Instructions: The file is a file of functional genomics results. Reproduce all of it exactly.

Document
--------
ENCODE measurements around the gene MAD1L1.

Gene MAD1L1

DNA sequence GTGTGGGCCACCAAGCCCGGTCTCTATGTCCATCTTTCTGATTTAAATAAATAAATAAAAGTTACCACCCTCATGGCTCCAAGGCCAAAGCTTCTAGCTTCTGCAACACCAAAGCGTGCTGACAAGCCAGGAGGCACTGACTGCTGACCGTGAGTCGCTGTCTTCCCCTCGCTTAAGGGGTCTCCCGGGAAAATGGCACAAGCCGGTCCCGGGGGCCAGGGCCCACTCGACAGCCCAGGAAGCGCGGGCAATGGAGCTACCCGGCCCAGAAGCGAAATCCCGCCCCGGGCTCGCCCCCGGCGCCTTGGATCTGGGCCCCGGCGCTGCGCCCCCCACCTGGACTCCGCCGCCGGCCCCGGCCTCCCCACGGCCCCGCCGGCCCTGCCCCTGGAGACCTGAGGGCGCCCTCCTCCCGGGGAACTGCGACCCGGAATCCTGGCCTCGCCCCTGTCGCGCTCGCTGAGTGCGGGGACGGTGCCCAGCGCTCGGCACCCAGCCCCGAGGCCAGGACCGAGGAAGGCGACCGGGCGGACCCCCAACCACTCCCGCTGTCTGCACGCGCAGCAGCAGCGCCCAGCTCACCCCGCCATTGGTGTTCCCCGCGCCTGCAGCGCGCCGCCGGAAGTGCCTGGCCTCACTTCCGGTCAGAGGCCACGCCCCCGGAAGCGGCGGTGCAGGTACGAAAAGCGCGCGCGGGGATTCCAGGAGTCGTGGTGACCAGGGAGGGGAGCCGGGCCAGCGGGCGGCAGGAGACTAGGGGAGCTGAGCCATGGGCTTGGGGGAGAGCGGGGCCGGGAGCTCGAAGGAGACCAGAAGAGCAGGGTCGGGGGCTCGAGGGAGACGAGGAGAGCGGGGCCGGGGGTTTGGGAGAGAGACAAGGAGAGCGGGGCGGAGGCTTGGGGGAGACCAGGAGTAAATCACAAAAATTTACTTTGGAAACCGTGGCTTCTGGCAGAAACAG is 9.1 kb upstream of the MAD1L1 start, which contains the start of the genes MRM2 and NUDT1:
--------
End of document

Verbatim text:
ENCODE measurements around the gene MAD1L1.

Gene MAD1L1

DNA sequence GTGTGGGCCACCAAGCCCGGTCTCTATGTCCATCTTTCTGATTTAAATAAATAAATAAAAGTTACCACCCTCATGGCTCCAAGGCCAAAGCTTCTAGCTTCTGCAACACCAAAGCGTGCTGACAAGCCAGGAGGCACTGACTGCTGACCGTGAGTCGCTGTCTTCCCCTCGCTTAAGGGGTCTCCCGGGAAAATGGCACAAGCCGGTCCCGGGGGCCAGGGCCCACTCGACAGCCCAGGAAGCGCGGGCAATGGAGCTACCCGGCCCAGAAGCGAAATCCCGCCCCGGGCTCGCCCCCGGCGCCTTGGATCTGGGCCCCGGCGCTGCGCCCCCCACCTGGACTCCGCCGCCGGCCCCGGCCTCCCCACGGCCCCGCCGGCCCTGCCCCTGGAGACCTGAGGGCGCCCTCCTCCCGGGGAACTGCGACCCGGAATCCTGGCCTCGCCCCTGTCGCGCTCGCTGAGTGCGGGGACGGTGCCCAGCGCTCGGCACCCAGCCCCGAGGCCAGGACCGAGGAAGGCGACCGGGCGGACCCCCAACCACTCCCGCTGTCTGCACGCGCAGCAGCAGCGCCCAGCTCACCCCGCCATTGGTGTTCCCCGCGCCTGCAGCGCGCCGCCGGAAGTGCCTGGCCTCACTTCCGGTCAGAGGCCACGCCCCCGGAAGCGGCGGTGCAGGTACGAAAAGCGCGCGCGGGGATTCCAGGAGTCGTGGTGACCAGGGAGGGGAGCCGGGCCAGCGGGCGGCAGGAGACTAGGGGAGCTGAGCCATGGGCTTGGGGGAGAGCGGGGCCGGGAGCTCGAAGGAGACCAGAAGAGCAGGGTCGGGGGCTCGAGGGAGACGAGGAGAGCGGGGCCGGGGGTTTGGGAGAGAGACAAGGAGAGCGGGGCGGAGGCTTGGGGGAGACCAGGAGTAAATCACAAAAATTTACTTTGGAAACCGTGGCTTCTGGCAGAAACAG is 9.1 kb upstream of the MAD1L1 start, which contains the start of the genes MRM2 and NUDT1: